Are Fortunate Charms actually more healthy than a fried egg? New dietary rankings increase questions


Non-fat frozen chocolate yogurt: 81. Ground beef: 26.

Canned peaches: 97. Cheddar cheese: 28.

Lucky charm: 60. Egg fried in butter: 29.

It is enough to make critics ask: Aren’t these the same processed food biases that caused us the obesity epidemic?

Over the years there have been several attempts to rank foods, color-coded, numeric lists in hopes of swaying the actions of regulators, educators, clinicians, manufacturers, and consumers.

The newest one is called Food Compass. It was developed by the Friedman School of Nutrition Science and Policy at Tufts University and was recently published as a scientific article in the journal Nature Food.

“Once you get beyond ‘eat vegetables, avoid lemonade,’ the public is quite confused about how to find healthier alternatives in grocery stores, cafeterias, and restaurants,” said the cardiologist, professor of medicine and lead author Dr. Dariush Mozaffarian in a statement. “Consumers, policymakers, and even industry are looking for simple tools to guide everyone to healthier choices.”

Dr.  Contributed by Dariush Mozaffarian / Tufts University

Dr. Contributed by Dariush Mozaffarian / Tufts University

Food Compass ranks over 8,000 foods on a scale from 1 to 100 based on nutrient ratios, vitamins, minerals, food ingredients, additives, processing, fats, fiber, proteins and phytochemicals.

Food and drinks with a score of 70 or higher are recommended. Those who score 31-69 are recommended in moderation. Those under 30 should be kept to a minimum.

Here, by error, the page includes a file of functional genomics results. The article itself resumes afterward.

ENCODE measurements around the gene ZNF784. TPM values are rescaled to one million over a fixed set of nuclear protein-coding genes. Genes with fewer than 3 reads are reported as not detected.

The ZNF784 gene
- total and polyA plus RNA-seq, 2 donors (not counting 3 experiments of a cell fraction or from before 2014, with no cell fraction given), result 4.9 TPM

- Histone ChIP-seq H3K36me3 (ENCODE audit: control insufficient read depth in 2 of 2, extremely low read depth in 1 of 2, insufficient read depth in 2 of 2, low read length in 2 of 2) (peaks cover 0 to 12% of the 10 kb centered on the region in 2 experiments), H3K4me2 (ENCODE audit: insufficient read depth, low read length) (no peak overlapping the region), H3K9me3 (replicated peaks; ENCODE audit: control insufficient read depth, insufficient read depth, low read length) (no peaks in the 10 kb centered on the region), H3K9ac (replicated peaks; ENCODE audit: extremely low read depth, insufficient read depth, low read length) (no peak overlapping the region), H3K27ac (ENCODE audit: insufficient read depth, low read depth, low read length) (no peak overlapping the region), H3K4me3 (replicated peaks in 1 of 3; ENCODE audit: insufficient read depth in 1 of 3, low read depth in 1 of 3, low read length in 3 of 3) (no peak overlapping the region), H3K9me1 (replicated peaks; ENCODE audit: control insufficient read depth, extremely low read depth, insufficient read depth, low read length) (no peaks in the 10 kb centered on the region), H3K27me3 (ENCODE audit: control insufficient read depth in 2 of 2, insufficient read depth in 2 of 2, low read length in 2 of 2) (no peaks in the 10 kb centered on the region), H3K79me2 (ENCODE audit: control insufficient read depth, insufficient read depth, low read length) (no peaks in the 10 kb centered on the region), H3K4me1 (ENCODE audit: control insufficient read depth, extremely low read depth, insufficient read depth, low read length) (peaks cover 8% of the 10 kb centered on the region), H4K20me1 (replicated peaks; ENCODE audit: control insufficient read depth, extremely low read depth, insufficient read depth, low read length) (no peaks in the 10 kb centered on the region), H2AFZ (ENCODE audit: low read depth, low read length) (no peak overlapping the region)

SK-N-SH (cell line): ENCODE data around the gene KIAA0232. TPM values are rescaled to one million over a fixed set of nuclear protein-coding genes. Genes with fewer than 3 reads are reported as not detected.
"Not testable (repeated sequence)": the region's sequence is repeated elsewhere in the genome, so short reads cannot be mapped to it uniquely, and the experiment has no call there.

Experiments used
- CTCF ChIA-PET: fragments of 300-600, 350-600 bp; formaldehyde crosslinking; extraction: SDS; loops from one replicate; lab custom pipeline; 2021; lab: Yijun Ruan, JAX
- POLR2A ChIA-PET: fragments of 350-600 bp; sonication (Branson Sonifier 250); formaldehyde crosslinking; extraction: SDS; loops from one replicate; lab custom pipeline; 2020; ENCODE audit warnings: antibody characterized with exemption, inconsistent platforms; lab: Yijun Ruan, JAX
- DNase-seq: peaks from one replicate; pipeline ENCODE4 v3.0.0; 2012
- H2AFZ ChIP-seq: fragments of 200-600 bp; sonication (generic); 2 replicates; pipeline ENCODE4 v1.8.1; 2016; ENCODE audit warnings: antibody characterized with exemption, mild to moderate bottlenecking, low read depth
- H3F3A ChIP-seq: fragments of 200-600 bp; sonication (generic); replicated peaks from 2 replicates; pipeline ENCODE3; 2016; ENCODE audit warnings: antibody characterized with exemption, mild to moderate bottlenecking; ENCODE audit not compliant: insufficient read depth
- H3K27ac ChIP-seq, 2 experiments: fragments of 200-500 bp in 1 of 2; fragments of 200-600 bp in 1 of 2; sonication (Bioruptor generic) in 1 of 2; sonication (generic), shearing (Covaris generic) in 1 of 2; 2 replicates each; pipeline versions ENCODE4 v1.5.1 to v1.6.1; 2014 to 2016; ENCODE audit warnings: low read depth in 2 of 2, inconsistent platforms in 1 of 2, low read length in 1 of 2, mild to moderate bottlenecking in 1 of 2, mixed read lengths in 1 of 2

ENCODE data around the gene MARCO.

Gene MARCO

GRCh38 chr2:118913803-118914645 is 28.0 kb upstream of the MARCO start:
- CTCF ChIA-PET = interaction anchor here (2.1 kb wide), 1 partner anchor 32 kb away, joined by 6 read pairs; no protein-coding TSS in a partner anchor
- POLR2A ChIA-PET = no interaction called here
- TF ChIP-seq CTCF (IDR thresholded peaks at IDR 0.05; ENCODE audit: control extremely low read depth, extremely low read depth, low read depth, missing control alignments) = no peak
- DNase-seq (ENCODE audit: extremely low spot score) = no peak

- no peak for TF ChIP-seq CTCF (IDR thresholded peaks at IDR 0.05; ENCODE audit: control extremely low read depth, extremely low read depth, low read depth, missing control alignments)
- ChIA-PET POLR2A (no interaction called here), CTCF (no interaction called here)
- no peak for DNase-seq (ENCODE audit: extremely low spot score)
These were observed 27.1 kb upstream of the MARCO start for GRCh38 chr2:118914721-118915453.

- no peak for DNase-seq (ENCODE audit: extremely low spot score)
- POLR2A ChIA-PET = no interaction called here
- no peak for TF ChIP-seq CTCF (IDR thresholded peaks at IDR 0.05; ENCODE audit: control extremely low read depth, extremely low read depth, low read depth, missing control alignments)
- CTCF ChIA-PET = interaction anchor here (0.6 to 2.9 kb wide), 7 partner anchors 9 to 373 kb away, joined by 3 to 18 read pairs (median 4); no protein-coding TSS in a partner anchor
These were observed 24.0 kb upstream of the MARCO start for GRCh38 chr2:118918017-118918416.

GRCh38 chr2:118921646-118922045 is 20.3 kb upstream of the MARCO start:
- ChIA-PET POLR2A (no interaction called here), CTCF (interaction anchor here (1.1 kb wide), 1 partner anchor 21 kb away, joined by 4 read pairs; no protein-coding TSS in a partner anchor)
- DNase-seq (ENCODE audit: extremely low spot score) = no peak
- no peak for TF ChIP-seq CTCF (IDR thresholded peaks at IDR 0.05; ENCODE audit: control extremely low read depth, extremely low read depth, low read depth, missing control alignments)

The examples of how food were valued, as provided by the authors of Food Compass, did little to challenge the status quo. They placed berries, nuts and curries on top, pudding, instant soup and cheeseburgers below. There are no surprises.

But it wasn’t long before the curious found other Food Compass recommendations that seemed to defy common sense.

“Lucky charms, Cheerios, sweet potato fries, grape juice and watermelon score at least twice as high as eggs, cheese and beef in a new health metric,” wrote nutrition researcher Ty Beal on October 18 on Twitter. “Do we really want to? does this for front-of-package labeling, warning notices, taxation and business valuations? “

Lucky charms, cheerios, sweet potato fries, grape juice and watermelon score at least twice as good as eggs, cheese and beef in a new health indicator. Do we really want this for front-of-packaging labeling, warning notices, taxation and business valuations? Https: //

– Ty Beal (@TyRBeal) October 18, 2021

After creating his own graphic that looked as professional as the one Tufts published, Beal, a researcher for the Global Alliance for Improved Nutrition, was quickly tasked with picking out outlier examples, random reviews that Tufts was likely to change.

“Why not highlight the far lower levels of flatbreads, bagels, noodles, pretzels, white rice, savory snacks and more,” asked Mozaffarian on Twitter. These were all foods he noted were rated under 20 and that were once foods that got hearty endorsements in rankings. Mozaffarian also noted that certain cheeses and egg preparations were advertised on the Food Compass.